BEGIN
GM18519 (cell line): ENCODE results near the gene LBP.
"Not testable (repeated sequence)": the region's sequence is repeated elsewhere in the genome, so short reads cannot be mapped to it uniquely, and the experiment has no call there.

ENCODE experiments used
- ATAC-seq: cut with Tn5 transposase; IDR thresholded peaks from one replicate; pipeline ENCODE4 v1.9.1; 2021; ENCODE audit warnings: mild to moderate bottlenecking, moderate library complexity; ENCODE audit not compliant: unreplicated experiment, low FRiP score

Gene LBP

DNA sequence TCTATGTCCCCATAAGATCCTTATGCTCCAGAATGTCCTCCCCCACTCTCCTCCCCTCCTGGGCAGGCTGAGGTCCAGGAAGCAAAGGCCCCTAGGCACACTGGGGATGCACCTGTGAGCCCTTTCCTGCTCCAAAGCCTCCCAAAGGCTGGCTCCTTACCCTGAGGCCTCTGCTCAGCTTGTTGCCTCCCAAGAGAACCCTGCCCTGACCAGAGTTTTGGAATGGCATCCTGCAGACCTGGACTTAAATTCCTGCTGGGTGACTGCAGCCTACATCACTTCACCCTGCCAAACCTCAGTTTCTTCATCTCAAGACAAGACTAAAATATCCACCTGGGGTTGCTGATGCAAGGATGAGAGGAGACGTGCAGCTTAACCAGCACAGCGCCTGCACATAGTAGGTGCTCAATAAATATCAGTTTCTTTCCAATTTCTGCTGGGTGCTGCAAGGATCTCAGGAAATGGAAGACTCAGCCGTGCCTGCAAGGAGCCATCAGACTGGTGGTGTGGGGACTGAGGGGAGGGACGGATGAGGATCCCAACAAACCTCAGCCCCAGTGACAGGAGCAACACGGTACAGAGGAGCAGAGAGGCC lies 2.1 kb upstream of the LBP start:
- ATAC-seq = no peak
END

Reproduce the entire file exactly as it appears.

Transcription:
GM18519 (cell line): ENCODE results near the gene LBP.
"Not testable (repeated sequence)": the region's sequence is repeated elsewhere in the genome, so short reads cannot be mapped to it uniquely, and the experiment has no call there.

ENCODE experiments used
- ATAC-seq: cut with Tn5 transposase; IDR thresholded peaks from one replicate; pipeline ENCODE4 v1.9.1; 2021; ENCODE audit warnings: mild to moderate bottlenecking, moderate library complexity; ENCODE audit not compliant: unreplicated experiment, low FRiP score

Gene LBP

DNA sequence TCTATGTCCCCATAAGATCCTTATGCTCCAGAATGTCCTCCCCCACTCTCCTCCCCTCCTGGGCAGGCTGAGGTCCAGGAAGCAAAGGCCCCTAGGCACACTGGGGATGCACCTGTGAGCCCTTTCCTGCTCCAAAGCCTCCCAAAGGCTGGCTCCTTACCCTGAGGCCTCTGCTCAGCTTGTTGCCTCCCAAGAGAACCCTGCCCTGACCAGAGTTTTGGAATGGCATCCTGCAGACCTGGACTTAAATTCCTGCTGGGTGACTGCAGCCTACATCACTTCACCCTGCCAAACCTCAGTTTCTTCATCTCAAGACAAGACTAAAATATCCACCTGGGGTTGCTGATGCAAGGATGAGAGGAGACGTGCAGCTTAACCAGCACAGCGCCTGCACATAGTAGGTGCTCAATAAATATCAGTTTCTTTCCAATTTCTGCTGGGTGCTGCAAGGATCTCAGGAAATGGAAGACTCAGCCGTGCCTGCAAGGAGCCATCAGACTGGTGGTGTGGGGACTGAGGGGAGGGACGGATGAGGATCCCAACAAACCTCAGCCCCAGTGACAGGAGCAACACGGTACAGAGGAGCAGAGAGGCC lies 2.1 kb upstream of the LBP start:
- ATAC-seq = no peak